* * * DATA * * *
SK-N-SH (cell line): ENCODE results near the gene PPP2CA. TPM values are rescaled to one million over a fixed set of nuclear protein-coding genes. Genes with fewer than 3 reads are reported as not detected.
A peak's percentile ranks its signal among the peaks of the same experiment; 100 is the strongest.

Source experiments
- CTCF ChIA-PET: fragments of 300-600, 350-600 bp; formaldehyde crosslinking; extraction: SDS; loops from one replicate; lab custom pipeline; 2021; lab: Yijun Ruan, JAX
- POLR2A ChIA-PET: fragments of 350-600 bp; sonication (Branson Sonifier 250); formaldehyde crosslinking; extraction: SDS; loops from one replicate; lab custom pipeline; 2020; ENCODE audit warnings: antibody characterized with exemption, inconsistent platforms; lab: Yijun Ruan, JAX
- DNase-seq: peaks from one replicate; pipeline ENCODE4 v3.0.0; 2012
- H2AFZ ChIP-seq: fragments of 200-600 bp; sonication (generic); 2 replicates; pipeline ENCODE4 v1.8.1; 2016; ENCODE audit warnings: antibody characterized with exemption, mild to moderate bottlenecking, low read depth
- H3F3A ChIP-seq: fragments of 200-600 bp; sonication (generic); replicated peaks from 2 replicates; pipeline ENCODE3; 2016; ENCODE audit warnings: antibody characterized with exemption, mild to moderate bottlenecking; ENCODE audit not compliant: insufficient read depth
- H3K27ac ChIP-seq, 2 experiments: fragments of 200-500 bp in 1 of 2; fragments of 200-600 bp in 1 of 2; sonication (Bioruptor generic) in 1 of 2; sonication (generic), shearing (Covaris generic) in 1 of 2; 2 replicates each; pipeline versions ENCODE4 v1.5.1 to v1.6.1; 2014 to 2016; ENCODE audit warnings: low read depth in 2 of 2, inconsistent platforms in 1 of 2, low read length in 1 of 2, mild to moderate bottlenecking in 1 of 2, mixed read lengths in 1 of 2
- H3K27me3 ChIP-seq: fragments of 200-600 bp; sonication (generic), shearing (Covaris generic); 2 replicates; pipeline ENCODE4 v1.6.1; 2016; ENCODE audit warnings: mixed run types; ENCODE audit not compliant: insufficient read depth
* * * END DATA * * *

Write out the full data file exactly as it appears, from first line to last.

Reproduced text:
SK-N-SH (cell line): ENCODE results near the gene PPP2CA. TPM values are rescaled to one million over a fixed set of nuclear protein-coding genes. Genes with fewer than 3 reads are reported as not detected.
A peak's percentile ranks its signal among the peaks of the same experiment; 100 is the strongest.

Source experiments
- CTCF ChIA-PET: fragments of 300-600, 350-600 bp; formaldehyde crosslinking; extraction: SDS; loops from one replicate; lab custom pipeline; 2021; lab: Yijun Ruan, JAX
- POLR2A ChIA-PET: fragments of 350-600 bp; sonication (Branson Sonifier 250); formaldehyde crosslinking; extraction: SDS; loops from one replicate; lab custom pipeline; 2020; ENCODE audit warnings: antibody characterized with exemption, inconsistent platforms; lab: Yijun Ruan, JAX
- DNase-seq: peaks from one replicate; pipeline ENCODE4 v3.0.0; 2012
- H2AFZ ChIP-seq: fragments of 200-600 bp; sonication (generic); 2 replicates; pipeline ENCODE4 v1.8.1; 2016; ENCODE audit warnings: antibody characterized with exemption, mild to moderate bottlenecking, low read depth
- H3F3A ChIP-seq: fragments of 200-600 bp; sonication (generic); replicated peaks from 2 replicates; pipeline ENCODE3; 2016; ENCODE audit warnings: antibody characterized with exemption, mild to moderate bottlenecking; ENCODE audit not compliant: insufficient read depth
- H3K27ac ChIP-seq, 2 experiments: fragments of 200-500 bp in 1 of 2; fragments of 200-600 bp in 1 of 2; sonication (Bioruptor generic) in 1 of 2; sonication (generic), shearing (Covaris generic) in 1 of 2; 2 replicates each; pipeline versions ENCODE4 v1.5.1 to v1.6.1; 2014 to 2016; ENCODE audit warnings: low read depth in 2 of 2, inconsistent platforms in 1 of 2, low read length in 1 of 2, mild to moderate bottlenecking in 1 of 2, mixed read lengths in 1 of 2
- H3K27me3 ChIP-seq: fragments of 200-600 bp; sonication (generic), shearing (Covaris generic); 2 replicates; pipeline ENCODE4 v1.6.1; 2016; ENCODE audit warnings: mixed run types; ENCODE audit not compliant: insufficient read depth